A 'device-focused' approach to customer interaction will be a key part of the ongoing digital strategy at a fitness business, according to Fitness First CIO Ed Hutt.
"For us in the fitness industry, there is a seismic change - especially in the last couple of years - moving towards a far more technologically-driven organisation. Not everybody just wants a 24-hour gym with equipment in - many people are looking for a sense of community and a source of motivation in their training, and that's something that can be developed and enhanced through mobile technology to a 'Martini' solution: fitness anywhere, any place, any time."
Hutt said that the move towards the digital gym was fundamental. "As this develops, it will give us the ability to push apps, to push web components and to drive approaite content to a member both in the gym and outside at any time of day to help them with their personal fitness goals and provide the key motivation needed to succeed," Hutt said.
One of the areas the fitness industry can consider is iBeacon technology to track who exactly is entering the gyms and push relevant information to members automatically without the need for further intervention from staff and personal trainers, who can spend more time working with customers.
"People want to pay for an experience that makes them feel valued, welcome and known," Hutt said. "Technology can help with this and it does not need to be either complicated or expensive.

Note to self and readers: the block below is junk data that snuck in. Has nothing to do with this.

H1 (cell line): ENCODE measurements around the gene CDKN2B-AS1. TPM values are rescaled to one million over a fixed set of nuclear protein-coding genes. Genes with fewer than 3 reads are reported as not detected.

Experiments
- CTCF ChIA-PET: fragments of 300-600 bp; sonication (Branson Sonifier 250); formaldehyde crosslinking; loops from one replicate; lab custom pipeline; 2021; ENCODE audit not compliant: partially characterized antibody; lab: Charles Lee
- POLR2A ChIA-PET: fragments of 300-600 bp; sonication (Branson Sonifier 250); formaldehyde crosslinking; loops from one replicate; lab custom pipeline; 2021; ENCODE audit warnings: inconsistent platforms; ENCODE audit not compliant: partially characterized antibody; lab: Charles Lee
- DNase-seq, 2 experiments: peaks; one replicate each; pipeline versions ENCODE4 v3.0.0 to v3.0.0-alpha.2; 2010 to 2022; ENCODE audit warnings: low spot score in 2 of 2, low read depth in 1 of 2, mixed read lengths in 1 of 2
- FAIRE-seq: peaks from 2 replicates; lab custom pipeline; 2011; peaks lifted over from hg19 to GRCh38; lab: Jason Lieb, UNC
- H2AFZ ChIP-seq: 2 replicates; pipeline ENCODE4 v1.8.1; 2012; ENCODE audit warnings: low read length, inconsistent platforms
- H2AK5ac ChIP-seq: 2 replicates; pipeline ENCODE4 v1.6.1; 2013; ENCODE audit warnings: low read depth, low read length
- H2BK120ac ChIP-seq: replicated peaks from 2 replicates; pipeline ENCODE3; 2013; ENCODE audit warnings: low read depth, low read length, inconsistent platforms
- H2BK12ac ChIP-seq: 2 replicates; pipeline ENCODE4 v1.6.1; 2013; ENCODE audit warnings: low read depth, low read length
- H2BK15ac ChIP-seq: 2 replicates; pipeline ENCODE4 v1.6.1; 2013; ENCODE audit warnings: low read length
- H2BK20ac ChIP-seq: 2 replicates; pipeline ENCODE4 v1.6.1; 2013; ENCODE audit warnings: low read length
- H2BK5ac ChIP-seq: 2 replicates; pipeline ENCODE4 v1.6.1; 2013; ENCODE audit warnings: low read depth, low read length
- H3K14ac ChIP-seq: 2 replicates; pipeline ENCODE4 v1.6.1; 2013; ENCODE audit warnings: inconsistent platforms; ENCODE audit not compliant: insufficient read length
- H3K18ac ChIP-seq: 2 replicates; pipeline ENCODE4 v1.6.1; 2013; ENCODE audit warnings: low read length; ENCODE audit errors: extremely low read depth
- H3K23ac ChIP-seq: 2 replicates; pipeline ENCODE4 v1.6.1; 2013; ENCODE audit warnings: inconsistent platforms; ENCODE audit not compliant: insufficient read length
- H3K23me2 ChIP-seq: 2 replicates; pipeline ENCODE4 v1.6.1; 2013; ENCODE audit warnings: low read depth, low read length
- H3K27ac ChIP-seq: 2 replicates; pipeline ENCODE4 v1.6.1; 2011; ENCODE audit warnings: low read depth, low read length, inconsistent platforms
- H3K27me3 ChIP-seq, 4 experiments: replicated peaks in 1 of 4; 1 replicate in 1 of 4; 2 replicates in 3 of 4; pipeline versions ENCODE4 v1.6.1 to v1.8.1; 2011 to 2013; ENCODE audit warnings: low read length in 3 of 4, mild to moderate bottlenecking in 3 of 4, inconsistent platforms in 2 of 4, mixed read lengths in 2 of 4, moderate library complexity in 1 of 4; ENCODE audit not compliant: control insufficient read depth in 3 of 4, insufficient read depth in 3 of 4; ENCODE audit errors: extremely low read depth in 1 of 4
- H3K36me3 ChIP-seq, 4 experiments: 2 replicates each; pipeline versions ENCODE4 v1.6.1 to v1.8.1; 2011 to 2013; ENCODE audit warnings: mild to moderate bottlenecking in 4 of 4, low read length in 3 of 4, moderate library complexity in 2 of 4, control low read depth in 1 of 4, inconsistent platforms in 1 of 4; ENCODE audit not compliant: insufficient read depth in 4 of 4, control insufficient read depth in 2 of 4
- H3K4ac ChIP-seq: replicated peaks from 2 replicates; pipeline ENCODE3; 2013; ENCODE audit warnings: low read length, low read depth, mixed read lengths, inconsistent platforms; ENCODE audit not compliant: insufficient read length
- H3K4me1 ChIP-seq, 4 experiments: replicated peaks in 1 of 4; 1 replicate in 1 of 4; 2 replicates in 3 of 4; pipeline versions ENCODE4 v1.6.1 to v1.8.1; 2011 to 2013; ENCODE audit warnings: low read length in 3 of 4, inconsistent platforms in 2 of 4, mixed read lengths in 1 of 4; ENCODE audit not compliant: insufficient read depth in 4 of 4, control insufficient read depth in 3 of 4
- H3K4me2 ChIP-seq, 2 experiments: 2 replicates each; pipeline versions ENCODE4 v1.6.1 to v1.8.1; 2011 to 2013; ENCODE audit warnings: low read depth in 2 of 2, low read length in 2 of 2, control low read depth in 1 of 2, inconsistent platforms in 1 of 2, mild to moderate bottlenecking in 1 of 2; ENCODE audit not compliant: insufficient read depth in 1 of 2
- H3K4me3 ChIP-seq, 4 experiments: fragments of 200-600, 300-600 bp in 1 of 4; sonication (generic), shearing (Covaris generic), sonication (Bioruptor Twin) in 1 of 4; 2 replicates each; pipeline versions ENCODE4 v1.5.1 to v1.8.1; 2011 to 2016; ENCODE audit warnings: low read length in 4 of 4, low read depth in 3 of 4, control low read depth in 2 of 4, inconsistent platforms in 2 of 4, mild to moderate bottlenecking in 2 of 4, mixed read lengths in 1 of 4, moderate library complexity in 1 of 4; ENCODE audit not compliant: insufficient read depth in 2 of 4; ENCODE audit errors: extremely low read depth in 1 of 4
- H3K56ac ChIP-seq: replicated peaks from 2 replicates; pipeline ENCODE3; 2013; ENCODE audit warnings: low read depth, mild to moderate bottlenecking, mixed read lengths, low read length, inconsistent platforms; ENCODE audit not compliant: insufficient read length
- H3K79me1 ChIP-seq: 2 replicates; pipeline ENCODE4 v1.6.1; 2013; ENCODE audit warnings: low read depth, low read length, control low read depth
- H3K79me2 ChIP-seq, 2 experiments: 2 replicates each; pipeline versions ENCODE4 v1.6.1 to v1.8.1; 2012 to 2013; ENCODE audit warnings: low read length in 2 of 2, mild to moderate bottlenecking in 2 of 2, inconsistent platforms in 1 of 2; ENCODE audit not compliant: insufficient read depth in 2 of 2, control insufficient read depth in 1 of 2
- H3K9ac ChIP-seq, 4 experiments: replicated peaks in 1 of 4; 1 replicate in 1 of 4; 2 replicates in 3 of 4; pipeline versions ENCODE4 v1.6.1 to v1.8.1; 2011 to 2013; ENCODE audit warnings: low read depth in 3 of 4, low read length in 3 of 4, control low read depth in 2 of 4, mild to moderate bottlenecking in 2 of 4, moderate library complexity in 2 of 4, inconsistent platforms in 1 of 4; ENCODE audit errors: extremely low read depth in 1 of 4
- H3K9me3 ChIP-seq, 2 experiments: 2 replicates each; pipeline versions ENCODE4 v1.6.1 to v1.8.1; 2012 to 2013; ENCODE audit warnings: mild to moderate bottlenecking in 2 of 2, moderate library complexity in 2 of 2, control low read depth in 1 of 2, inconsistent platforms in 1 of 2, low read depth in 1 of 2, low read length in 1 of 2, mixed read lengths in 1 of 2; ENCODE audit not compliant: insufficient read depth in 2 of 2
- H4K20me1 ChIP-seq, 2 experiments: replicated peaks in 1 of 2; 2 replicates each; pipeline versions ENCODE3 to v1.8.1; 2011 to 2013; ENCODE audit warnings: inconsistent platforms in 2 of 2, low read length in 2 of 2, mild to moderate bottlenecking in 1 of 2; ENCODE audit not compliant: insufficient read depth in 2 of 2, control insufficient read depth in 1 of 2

"Most members will have a smart phone and this is key to the development of a personal digital service for training, communication and for interactions between members. It becomes the pass key that can identify a person, provide them with the digital tools they need to train the way they want, and the way we can communicate with them any time."
Data centre consolidation
The development in business models has coincided with the simplification of the IT infrastructure underpinning its operations.
"Fitness First used to occupy about 50 cabinets of legacy technology in various locations," Hutt said. "This is now slimmed down and our new data centre model for a major region fits into two cabinets, and they are not full.
"The alternate cloud-based data-centre model which we also use is based on Microsoft Azure, and works well for certain operational units of a specific size and types of business services. The cloud model, which we call Black II, works for some business situations and the colocation model (Black I) works for others.
"We are not fixated on one or the other and have both in our digital portfolio. We use the most appropriate for each business situation to optimise cost and service. We also take a lot of services as SaaS now and this was part of a conscious strategy to provide operating flexibility, manage cost and facilitate the exit from the old data centres which would have been harder if it meant migrating more systems.
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